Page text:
[AI] Article from The Telegraph

Sruti disAbility Rights Centre sruti.darc at gmail.com
Tue Aug 17 03:20:45 EDT 2010


Article from The Telegraph


Husband and wife Rajat and Geetika Dalmia start their day at 10 in the
morning. He heads for his factory in Taratala. She takes charge of her
travel agency in Ballygunge. Back home after a full day’s work, evenings are
spent watching television and Facebook-ing while weekends mean poker,
clubbing and fun.

So what? Both Rajat, 31, and Geetika, 27, can barely see. The couple from 1
Mullen Street, near Lansdowne, are battling degenerative retinal disorders
that have robbed them of 80 per cent of their sight.

“I was preparing for my Class XII board exams when I realised that I was
having difficulty focusing on the lines in my book or on the TV screen. I
was taken to a doctor, who diagnosed retinitis pigmentosa (a retinal
disorder in which blood circulation in the eyes slows down and vision
deteriorates),” recalls Rajat, whose grandfather, aunt and elder brother
have all suffered from the same condition.

Geetika was also 17 when she discovered that the reason for her failing
eyesight was rods and cones dystrophy, a retinal degenerative disease that
causes the deterioration of photoreceptor cells in the eyes.

“Rajat and my problems are very similar. The cause is different but the
effect is the same,” explains Geetika, who, like Rajat, is left with 20 per
cent vision.

With only one-tenth of normal vision left, Rajat and Geetika can at the most
distinguish “light and dark or a wall and a large object without knowing
what it really is”. The rest is all a blur, though lack of sight has not
diminished the couple’s ability to visualise what they can’t see and lead
happy, successful lives.

“I am very fond of blues and blacks,” chirps Geetika, reaffirming that
colour is very much a part of their lives.

Rajat is now the proud owner of Plastechnics, the only supplier in the
country of transparent plastic covers for Philips streetlights and
tube-lights.

“I needed to regain my confidence, which I did by joining the family
business. Four years ago, I completed a BBA correspondence course and wrote
my exam with the help of a scribe,” he recalls.

Rajat uses talk software on his computer to keep track of all official
documents and accounts. “I also touch and inspect each product for defects.
No one can trick me,” he insists.

The same talk software also played Cupid for Rajat six years ago. “I was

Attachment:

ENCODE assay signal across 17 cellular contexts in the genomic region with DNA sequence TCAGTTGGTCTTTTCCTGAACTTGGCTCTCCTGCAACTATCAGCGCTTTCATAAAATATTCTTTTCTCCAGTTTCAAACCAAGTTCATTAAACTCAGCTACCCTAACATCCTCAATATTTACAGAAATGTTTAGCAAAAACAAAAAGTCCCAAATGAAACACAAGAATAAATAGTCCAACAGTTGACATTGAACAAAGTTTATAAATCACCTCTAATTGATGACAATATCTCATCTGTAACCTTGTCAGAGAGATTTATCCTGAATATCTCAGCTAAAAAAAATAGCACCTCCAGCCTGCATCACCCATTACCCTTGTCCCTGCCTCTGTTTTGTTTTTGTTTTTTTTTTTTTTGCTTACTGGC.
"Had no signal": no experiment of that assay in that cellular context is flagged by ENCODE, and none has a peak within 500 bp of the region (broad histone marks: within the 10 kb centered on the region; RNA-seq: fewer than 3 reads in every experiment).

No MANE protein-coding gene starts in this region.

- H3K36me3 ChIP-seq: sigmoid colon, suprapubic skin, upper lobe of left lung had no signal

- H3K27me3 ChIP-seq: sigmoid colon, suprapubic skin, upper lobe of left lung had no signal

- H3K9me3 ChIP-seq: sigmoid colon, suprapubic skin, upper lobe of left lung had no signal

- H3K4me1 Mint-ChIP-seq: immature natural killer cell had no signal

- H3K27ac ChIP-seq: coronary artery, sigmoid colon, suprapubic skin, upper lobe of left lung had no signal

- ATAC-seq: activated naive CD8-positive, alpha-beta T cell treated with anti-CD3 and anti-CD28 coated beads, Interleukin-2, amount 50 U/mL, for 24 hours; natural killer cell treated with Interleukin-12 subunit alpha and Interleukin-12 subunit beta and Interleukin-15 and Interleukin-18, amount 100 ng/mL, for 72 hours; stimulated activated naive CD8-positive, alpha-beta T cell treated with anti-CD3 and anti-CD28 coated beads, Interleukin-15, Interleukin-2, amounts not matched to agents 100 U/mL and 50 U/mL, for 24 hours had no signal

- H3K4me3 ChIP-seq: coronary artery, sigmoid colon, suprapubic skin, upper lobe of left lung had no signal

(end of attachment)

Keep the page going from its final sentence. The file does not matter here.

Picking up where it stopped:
looking for the talk software when someone recommended that I get in touch
with Rajat. That’s how we met,” recounts wife Geetika, looking pretty in a
stylish satin top teamed with metal and pearl danglers.

“Yes, she came over to my place and we bonded instantly. We dated for two
years. I used to take her out for meals and then we decided to get married,”
adds Rajat.

The couple’s favourite memories from those days are of their honeymoon in
Goa, when they went water scooting and bingo riding.

“We make sure we don’t miss out on the things that everyone around us does.
We go on holidays whenever we find the time,” says Rajat.

For Geetika, who did her graduation from Rani Birla Girls’ College and
finished a travel and tourism course before floating Geetika Travels Pvt Ltd
in 2005, travel is both work and play. “I have always loved travelling and
this seemed like a great thing to do,” she says of her four-member firm.

Another thing that binds Rajat and Geetika is music. Despite their busy
week, the duo have reserved Thursday for music lessons.

Geetika has been learning to play the synthesiser and Rajat the guitar. “We
have already performed at Kala Kunj twice. We have also started recording
the music that we play,” smiles Rajat, pointing to his new acquisition: a
music mixer.

Poker is the couple’s latest indulgence. “Every weekend we play poker with
friends. We have even got special tokens made to help us differentiate
between the different tokens,” reveals Geetika.

So is there anything else that Rajat and Geetika desire? “A breakthrough in
silicon retina chips, gene therapy and stem cells to restore vision.
Scientists are working on it and I am sure it will come through soon,” says
Rajat, the city co-ordinator for Retina India.

“Our job is to build a database of those suffering from retinal disorders
and spread awareness about the need to bring micro-chip implant trials to
India,” he signs off.

*Do you know of more such real heroes in the city? Tell *ttmetro at abpmail.com



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